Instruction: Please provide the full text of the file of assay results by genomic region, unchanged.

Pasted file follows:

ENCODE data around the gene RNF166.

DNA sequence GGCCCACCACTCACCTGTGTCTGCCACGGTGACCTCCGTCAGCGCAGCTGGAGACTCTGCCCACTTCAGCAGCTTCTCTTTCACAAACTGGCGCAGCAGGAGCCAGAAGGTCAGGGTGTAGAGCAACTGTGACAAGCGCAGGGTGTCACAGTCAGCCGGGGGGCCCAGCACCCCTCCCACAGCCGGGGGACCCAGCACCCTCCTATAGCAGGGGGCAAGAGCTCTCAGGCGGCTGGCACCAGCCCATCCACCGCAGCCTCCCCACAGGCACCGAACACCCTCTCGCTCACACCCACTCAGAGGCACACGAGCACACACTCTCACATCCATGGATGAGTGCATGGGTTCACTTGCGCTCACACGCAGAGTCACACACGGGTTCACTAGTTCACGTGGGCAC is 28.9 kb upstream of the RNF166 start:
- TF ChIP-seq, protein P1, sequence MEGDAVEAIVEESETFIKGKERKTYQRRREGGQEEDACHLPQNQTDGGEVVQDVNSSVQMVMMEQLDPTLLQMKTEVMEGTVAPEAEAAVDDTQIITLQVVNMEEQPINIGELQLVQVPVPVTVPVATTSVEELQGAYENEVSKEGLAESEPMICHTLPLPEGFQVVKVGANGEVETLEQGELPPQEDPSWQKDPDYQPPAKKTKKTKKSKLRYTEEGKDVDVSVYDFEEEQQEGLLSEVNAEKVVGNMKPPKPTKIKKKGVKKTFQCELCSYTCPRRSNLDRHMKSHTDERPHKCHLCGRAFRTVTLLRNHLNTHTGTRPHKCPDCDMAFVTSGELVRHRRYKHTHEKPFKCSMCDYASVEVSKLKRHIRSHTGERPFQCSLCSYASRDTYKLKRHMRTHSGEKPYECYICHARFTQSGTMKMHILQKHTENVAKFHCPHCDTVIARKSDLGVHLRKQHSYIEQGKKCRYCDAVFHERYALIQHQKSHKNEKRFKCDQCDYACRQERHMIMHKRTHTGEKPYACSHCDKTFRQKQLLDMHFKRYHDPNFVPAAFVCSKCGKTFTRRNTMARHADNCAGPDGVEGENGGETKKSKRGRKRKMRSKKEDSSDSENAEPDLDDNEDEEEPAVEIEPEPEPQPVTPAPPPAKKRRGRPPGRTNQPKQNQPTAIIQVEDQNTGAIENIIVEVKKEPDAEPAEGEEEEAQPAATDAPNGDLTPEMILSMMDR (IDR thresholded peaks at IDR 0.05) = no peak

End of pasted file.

ENCODE data around the gene RNF166.

DNA sequence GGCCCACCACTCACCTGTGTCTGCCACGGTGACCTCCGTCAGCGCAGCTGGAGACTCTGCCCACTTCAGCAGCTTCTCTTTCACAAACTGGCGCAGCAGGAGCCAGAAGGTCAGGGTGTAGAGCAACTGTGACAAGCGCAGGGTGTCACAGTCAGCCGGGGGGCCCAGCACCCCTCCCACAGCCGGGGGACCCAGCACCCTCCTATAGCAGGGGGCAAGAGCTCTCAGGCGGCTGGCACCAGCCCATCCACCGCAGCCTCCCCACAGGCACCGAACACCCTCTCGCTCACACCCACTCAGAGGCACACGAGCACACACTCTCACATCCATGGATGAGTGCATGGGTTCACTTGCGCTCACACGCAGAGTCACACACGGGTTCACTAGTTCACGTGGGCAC is 28.9 kb upstream of the RNF166 start:
- TF ChIP-seq, protein P1, sequence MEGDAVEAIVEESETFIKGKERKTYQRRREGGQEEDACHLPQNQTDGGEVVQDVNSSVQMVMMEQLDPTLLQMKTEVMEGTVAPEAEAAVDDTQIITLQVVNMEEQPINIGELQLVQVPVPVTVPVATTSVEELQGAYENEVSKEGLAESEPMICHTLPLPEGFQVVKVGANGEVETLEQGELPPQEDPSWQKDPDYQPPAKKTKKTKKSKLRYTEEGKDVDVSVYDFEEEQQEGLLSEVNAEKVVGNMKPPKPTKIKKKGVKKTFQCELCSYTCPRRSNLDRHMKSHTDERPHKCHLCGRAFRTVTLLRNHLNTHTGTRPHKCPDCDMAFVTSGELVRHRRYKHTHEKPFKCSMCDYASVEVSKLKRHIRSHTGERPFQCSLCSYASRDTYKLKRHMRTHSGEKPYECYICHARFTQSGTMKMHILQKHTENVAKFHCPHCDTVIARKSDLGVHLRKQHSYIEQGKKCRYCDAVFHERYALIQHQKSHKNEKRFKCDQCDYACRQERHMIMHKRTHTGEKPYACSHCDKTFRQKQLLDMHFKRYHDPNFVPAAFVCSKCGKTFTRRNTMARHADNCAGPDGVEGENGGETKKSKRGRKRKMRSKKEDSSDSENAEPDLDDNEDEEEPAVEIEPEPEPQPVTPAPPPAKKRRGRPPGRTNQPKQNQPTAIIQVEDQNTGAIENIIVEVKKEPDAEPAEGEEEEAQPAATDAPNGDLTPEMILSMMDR (IDR thresholded peaks at IDR 0.05) = no peak